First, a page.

Chicago man says he's been detained over 60 times by police due to mistaken identity

Chicago man says he has been detained by law enforcement more than 60 times over 15 years because he has the same name and birth date of a man wanted on an apparent traffic violation.

Darren Cole says he wants the fear he lives with to end and has filed a federal lawsuit seeking to stop what he contends is the often aggressive and threatening manner that comes with his dealings with Chicago police.

The Chicago Tribune reports that the lawsuit filed this past week against the city of Chicago claims the stops of Cole, 50, started in 2006 and continue despite his efforts to get several police agencies to correct the problem.

Cole’s count of 60 stops was compiled through interviews he had with his attorneys and documents prepared by police officers.

"Whether it is 60 or 40 or 20 (stops), the reality is he is living under the constant threat of the police," Sheila Bedi, the director of the Community Justice and Civil Rights Clinic at Northwestern Pritzker School of Law, told the Tribune.


After his first detention, Cole went to Chicago police’s Harrison District to inquire about fixing the situation. In the lawsuit, he claims officers told him there was nothing they could do and advised him to always carry his driver’s license, car insurance and Social Security card to prove his identity.

In 2014, an attorney secured a letter from southern Illinois’ Marion County stating he is not the Darren Cole wanted by police. And in 2018, a Harrison District sergeant gave him a handwritten note with his personal contact information. But the stops continued, with the last documented in the lawsuit occurring on Dec. 7, when Cole was detained for a malfunctioning brake light.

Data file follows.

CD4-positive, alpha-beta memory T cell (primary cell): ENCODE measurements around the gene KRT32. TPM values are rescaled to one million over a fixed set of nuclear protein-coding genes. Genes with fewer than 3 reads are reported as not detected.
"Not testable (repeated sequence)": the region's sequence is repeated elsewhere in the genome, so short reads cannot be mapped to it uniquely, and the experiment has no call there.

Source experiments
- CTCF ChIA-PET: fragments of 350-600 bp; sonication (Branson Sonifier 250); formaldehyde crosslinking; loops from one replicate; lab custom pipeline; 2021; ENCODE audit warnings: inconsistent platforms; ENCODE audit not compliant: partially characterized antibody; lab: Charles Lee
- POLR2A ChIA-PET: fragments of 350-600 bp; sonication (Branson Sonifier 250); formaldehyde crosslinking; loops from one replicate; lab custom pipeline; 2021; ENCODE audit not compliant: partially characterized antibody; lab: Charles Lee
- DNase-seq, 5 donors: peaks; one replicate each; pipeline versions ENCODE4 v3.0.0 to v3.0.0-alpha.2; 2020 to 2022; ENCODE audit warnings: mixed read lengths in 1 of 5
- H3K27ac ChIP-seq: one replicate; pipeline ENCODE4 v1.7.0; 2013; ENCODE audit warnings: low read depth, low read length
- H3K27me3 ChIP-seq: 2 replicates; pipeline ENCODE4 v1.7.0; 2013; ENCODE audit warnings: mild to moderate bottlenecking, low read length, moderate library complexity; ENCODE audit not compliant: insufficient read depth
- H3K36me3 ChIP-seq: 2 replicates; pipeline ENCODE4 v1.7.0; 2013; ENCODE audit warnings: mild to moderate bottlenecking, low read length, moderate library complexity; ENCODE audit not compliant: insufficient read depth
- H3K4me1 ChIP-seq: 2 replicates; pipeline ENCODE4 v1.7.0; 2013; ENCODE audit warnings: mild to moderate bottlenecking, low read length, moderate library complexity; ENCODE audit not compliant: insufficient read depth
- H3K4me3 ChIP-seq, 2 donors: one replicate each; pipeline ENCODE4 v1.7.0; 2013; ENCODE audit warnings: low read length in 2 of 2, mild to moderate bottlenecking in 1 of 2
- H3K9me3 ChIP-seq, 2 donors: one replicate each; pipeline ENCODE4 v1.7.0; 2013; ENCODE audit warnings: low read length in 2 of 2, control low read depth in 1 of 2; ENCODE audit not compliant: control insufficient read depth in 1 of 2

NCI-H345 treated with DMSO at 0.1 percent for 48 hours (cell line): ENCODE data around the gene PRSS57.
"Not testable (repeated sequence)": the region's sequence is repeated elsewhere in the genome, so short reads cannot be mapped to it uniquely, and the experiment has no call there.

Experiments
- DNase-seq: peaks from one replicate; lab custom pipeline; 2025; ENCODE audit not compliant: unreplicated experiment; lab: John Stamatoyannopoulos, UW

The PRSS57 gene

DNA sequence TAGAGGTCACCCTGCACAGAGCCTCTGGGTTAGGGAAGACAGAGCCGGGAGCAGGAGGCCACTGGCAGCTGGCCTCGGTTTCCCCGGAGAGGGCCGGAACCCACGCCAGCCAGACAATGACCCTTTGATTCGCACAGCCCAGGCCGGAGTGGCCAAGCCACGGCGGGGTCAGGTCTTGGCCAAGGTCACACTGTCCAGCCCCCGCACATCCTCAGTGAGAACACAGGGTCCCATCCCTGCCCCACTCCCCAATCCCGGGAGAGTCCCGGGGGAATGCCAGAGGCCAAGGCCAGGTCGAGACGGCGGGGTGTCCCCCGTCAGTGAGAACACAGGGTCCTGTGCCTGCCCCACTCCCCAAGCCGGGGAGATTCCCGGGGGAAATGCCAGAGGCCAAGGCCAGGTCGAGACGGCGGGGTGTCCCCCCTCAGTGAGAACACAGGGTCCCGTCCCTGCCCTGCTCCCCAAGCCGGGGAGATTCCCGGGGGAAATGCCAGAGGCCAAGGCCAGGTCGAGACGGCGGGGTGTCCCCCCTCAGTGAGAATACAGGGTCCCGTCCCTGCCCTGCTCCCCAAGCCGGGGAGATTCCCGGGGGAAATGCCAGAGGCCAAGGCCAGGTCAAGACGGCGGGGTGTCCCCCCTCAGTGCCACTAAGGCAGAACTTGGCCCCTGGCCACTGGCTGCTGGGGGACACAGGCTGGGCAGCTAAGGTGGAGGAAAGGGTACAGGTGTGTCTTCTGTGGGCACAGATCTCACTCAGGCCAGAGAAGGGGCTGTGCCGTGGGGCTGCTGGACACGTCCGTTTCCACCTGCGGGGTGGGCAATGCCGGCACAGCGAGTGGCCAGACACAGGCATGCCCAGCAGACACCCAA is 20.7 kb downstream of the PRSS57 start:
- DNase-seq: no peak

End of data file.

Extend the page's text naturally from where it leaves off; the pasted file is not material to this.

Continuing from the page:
Cole told the Tribune he is often reduced to using public transportation. The fear of being stopped by police while driving has damaged his relationships with his family. He was unable to visit his father on his deathbed and is refraining from visiting his elderly mother, his lawyers contend.

Cole says he now drives family members’ cars to reduce the stops, and he has a self-imposed curfew of 5 p.m. to avoid winding up in traffic checkpoints.

"I’m very scared. I’m a grown man and I got a curfew. I have to be in the house early. This right here, I’m traumatized," Cole said. "It hurts so bad to talk about it now. Used to (be), I couldn’t talk about it. My voice is shivery right now."

The lawsuit alleges the stops of Cole violate his constitutional rights and also resulted in him being verbally and physically assaulted by Chicago police officers. It claims he’s been punched in the face, handcuffed, forced against the hood of police squad cars and had guns pointed at him.

A spokeswoman for Chicago’s Law Department says the lawsuit will be reviewed and there won’t be an immediate comment.